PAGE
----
How much does it cost to open a Bulgarian company? – is maybe one of the first questions many foreign investors ask. And the answer is that the company formation procedure in Bulgaria involves different types of costs.
The first group of expenses represents the administrative ones. In other words all state fees fall into this category. The main expense here is the company registration tax which is in all cases due to the Bulgarian Commercial Register. One should also know and bear in mind that if this tax is paid electronically over the internet, then it is in lower amount. The other condition is that all paperwork is also submitted to the aforementioned register electronically. This task is very hard to achieve for foreign investors who are not in good command of Bulgarian language since the Trade Register’s interface in only in Bulgarian language.
It is well known that in most EU countries the current economic environment is unfavorable for enterprises. Bulgaria stays like oasis with its financial stability and low tax burden. Tempted by the good business climate in Bulgaria some EU corporations want to merge their European registered companies with a Bulgarian one by way of absorption so that the transferee company (a Bulgarian limited liability company) absorbs in itself the transferor company (the foreign company). This can be used as a legal mechanism for the transferor company to move its registered office from any European state to Bulgaria.
Bulgarian property legislation consists of many different acts and regulations, some of which unfortunately have not been synchronized with European legislation. All property transactions are registered by Bulgarian Registry Agency and made in a notary form by a notary public.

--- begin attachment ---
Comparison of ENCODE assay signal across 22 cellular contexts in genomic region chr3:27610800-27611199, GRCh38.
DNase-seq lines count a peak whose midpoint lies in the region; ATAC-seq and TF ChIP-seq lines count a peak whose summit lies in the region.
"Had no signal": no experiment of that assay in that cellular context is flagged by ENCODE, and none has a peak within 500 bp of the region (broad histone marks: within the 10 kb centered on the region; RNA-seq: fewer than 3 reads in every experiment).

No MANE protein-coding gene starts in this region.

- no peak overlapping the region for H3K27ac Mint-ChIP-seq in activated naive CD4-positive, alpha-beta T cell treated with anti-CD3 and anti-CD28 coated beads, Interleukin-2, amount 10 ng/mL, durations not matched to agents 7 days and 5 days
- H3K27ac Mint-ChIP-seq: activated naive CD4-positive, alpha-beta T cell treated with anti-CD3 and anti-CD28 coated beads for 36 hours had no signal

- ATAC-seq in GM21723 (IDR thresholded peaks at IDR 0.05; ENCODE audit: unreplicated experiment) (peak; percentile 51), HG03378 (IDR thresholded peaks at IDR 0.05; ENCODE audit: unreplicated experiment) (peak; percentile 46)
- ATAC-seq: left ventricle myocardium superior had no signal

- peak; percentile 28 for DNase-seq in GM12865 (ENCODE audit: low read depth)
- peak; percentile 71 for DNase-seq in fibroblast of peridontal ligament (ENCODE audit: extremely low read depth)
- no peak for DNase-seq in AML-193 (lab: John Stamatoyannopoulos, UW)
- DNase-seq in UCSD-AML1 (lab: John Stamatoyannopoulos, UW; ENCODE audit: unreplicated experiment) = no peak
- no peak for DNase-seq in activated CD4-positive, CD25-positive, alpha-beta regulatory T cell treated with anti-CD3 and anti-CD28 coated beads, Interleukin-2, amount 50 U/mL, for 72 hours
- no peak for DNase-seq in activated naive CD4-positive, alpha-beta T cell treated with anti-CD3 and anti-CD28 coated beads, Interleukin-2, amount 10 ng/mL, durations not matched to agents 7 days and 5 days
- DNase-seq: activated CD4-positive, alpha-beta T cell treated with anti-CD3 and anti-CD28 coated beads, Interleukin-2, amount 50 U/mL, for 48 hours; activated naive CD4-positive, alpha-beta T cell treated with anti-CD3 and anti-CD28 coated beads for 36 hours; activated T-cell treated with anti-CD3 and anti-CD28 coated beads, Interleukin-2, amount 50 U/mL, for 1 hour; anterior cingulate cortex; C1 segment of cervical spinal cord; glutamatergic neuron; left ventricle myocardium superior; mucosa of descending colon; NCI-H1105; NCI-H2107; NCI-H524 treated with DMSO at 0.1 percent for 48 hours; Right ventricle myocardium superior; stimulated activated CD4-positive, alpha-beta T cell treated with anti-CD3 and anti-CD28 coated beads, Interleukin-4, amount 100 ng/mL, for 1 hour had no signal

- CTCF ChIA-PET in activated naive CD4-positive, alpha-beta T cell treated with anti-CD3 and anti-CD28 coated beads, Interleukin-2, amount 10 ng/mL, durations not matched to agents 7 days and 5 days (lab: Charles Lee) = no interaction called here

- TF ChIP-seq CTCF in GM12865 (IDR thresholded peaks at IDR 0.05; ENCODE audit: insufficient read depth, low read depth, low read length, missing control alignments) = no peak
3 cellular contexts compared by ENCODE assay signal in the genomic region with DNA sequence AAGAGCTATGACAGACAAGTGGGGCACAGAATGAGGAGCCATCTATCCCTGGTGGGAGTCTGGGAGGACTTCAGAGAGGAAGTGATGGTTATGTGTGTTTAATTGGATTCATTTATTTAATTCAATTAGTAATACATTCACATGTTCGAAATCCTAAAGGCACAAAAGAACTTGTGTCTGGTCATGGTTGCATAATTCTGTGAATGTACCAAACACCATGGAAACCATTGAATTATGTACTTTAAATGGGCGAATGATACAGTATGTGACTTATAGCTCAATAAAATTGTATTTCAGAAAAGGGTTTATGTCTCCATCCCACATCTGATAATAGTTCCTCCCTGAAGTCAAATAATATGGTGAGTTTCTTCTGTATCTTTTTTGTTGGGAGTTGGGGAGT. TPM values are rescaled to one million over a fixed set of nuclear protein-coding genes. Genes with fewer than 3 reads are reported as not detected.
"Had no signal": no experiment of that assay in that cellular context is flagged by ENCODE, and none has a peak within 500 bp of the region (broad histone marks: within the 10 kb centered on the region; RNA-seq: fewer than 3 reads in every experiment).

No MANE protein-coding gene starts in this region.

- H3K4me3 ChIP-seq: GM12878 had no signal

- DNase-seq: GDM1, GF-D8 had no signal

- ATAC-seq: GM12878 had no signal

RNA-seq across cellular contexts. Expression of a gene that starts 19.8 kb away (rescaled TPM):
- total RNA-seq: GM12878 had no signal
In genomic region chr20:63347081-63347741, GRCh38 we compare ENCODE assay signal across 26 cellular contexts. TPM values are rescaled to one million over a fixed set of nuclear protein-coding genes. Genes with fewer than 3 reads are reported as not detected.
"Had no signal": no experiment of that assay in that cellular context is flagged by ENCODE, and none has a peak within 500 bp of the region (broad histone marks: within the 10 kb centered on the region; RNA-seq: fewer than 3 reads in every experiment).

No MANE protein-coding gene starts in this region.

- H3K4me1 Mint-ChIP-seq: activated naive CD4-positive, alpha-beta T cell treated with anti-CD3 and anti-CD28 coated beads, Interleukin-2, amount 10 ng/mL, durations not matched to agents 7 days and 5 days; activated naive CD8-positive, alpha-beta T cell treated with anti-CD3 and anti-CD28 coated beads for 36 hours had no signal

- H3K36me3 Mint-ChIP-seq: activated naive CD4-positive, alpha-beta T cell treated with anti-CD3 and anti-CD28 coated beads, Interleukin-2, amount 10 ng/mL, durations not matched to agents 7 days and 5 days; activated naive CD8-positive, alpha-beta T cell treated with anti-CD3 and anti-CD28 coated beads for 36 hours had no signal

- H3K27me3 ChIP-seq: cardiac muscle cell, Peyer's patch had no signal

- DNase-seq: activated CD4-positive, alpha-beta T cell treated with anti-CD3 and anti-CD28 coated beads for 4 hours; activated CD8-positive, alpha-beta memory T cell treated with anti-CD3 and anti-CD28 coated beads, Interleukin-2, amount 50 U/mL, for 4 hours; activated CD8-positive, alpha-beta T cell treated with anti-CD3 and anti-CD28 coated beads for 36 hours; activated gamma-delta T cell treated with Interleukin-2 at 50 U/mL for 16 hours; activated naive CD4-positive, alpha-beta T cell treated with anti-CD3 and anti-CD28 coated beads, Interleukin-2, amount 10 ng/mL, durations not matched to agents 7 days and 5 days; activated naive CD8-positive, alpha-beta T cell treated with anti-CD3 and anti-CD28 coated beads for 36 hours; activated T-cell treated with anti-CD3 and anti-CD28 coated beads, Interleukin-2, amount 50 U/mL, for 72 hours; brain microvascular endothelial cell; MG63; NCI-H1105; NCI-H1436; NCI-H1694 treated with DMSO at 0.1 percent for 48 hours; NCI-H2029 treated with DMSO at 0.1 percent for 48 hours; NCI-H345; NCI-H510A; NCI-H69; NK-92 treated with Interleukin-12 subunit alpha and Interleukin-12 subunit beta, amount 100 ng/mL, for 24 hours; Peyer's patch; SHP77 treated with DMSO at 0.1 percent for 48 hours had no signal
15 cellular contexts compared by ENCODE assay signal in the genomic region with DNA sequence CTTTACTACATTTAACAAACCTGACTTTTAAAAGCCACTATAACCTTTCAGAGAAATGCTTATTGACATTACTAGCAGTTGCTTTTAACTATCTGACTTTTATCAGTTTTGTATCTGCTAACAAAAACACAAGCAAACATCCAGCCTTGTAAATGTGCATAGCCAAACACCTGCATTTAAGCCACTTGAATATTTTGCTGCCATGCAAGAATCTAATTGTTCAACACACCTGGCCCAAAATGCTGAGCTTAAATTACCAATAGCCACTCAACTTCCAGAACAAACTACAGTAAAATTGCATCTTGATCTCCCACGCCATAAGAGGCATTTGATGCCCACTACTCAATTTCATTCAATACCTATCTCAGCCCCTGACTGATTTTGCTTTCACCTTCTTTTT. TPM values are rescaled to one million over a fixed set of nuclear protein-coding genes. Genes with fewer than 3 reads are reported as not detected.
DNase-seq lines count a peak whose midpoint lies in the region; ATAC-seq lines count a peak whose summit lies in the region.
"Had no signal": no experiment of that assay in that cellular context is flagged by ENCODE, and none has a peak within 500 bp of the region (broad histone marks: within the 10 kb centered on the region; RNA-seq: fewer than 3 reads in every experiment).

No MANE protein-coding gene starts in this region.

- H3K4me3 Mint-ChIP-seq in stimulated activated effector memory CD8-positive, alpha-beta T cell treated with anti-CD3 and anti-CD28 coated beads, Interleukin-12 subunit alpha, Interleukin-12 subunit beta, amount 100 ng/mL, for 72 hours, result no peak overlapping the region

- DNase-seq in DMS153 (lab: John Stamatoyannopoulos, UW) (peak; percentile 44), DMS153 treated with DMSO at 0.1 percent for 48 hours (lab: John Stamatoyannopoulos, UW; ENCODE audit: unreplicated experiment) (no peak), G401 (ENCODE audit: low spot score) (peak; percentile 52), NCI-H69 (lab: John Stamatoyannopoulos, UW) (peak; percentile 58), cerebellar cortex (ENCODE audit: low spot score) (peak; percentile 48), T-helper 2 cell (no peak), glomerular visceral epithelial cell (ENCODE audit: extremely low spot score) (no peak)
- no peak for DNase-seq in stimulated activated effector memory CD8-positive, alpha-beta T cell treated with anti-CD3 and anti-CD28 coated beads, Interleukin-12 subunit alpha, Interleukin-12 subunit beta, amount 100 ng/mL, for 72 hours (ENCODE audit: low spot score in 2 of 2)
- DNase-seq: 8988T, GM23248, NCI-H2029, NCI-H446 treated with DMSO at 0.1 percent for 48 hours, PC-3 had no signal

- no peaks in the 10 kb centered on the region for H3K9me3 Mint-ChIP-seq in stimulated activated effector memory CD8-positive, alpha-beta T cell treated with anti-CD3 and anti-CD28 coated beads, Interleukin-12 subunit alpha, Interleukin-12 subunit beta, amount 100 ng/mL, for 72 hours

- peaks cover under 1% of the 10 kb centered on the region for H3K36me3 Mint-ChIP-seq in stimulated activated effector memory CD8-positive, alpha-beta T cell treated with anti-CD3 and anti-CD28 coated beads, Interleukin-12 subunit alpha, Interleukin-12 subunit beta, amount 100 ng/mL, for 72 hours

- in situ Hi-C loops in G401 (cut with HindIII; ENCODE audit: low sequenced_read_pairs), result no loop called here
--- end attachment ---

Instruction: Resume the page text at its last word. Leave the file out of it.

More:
Furthermore, buying real property as a company asset requires knowledge not only of property laws but also of accounting and tax regulations. Therefore property transactions of any kind (sales, purchases, rent, lease, etc.) by legal entities (i.e. companies) must be handled by experienced real estate solicitors working independently from real estate agencies and property developers.
Bulgarian company registration as well as all possible forms of starting business are entirely covered by the modern and sophisticated corporate legislation adopted by The Republic of Bulgaria which consisting of Codes, Acts, Ordinances, etc. Generally speaking all available applicable laws in force allow miscellaneous commercial and other real life business activities under many various forms. The major and most important of the above mentioned and described acts that do regulate the entire complicated process of doing business in Bulgaria are the Constitution, the Trade Code, and the Contracting Act on Obligations. There also exist other acts and laws but they are applicable in specific cases – for example if some type of business requires licensing. Bulgarian economy is very liberal and licenses apply to a very limited number of business activities (for example weapons, gambling, etc.).